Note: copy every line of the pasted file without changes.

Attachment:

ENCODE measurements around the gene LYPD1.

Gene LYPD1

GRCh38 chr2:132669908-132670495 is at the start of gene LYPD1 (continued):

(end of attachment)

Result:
ENCODE measurements around the gene LYPD1.

Gene LYPD1

GRCh38 chr2:132669908-132670495 is at the start of gene LYPD1 (continued):